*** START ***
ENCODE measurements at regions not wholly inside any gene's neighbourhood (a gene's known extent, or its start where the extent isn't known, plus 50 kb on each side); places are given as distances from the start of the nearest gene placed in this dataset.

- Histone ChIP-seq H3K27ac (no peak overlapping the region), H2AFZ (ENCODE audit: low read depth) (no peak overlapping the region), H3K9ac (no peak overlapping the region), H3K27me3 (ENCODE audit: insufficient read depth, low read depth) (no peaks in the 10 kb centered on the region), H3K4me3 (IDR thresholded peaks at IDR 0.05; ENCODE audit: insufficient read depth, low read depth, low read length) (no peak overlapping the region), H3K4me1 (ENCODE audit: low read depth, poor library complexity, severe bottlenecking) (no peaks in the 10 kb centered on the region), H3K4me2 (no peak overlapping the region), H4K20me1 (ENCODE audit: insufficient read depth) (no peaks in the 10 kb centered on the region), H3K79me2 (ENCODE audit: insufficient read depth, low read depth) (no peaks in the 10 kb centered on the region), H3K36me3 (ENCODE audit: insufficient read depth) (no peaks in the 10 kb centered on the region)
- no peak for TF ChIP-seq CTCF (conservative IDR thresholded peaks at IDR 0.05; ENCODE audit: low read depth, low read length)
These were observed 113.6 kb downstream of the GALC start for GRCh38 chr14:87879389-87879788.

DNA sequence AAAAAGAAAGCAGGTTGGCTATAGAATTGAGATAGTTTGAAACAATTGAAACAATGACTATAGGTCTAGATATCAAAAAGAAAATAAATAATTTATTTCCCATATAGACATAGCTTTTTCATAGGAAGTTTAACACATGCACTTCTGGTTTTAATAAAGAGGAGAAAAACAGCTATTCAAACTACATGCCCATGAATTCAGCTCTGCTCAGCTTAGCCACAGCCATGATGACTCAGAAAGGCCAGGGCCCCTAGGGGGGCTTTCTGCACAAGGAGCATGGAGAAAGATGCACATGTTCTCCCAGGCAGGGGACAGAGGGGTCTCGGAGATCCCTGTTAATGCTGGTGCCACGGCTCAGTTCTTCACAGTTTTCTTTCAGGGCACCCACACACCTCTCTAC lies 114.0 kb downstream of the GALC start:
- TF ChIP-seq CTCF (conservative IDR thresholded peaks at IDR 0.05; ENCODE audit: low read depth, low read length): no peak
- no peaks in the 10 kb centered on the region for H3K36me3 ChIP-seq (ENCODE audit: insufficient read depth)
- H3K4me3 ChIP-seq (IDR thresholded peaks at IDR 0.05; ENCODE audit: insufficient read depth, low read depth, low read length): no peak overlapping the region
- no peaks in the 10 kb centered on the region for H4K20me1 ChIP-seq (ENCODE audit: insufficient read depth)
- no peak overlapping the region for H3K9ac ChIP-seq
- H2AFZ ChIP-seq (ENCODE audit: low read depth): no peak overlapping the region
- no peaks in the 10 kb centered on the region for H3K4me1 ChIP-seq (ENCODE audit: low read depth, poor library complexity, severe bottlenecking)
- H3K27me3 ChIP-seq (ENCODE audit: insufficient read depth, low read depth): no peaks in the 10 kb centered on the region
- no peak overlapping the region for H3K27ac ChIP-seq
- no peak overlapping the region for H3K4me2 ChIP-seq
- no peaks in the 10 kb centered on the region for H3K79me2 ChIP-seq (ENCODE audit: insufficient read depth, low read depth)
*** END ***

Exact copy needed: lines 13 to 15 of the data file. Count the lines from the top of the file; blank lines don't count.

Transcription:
- H3K27me3 ChIP-seq (ENCODE audit: insufficient read depth, low read depth): no peaks in the 10 kb centered on the region
- no peak overlapping the region for H3K27ac ChIP-seq
- no peak overlapping the region for H3K4me2 ChIP-seq